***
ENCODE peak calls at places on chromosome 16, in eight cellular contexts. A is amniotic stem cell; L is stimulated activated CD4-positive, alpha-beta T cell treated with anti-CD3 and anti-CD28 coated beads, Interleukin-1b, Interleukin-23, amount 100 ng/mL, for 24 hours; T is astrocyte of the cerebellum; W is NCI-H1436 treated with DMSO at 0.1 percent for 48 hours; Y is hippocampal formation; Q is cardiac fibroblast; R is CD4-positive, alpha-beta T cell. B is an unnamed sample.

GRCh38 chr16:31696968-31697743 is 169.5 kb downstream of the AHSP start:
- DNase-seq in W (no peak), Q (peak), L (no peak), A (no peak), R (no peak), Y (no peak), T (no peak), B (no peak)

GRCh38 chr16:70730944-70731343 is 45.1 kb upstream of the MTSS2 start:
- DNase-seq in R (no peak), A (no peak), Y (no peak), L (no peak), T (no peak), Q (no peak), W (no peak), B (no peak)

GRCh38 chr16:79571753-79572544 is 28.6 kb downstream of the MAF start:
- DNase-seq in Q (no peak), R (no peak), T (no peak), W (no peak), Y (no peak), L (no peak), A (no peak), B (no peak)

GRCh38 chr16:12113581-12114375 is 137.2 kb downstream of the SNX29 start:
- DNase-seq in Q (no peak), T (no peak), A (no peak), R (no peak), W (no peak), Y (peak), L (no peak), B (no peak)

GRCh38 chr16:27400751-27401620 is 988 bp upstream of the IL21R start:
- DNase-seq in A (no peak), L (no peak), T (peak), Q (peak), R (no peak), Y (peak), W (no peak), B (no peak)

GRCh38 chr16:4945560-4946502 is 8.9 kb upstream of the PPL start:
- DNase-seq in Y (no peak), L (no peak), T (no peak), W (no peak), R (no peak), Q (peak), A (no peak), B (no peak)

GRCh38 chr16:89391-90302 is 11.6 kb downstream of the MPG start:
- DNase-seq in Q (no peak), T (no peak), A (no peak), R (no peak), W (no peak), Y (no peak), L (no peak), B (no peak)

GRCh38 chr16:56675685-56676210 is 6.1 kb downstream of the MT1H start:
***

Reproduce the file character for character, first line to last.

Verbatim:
ENCODE peak calls at places on chromosome 16, in eight cellular contexts. A is amniotic stem cell; L is stimulated activated CD4-positive, alpha-beta T cell treated with anti-CD3 and anti-CD28 coated beads, Interleukin-1b, Interleukin-23, amount 100 ng/mL, for 24 hours; T is astrocyte of the cerebellum; W is NCI-H1436 treated with DMSO at 0.1 percent for 48 hours; Y is hippocampal formation; Q is cardiac fibroblast; R is CD4-positive, alpha-beta T cell. B is an unnamed sample.

GRCh38 chr16:31696968-31697743 is 169.5 kb downstream of the AHSP start:
- DNase-seq in W (no peak), Q (peak), L (no peak), A (no peak), R (no peak), Y (no peak), T (no peak), B (no peak)

GRCh38 chr16:70730944-70731343 is 45.1 kb upstream of the MTSS2 start:
- DNase-seq in R (no peak), A (no peak), Y (no peak), L (no peak), T (no peak), Q (no peak), W (no peak), B (no peak)

GRCh38 chr16:79571753-79572544 is 28.6 kb downstream of the MAF start:
- DNase-seq in Q (no peak), R (no peak), T (no peak), W (no peak), Y (no peak), L (no peak), A (no peak), B (no peak)

GRCh38 chr16:12113581-12114375 is 137.2 kb downstream of the SNX29 start:
- DNase-seq in Q (no peak), T (no peak), A (no peak), R (no peak), W (no peak), Y (peak), L (no peak), B (no peak)

GRCh38 chr16:27400751-27401620 is 988 bp upstream of the IL21R start:
- DNase-seq in A (no peak), L (no peak), T (peak), Q (peak), R (no peak), Y (peak), W (no peak), B (no peak)

GRCh38 chr16:4945560-4946502 is 8.9 kb upstream of the PPL start:
- DNase-seq in Y (no peak), L (no peak), T (no peak), W (no peak), R (no peak), Q (peak), A (no peak), B (no peak)

GRCh38 chr16:89391-90302 is 11.6 kb downstream of the MPG start:
- DNase-seq in Q (no peak), T (no peak), A (no peak), R (no peak), W (no peak), Y (no peak), L (no peak), B (no peak)

GRCh38 chr16:56675685-56676210 is 6.1 kb downstream of the MT1H start: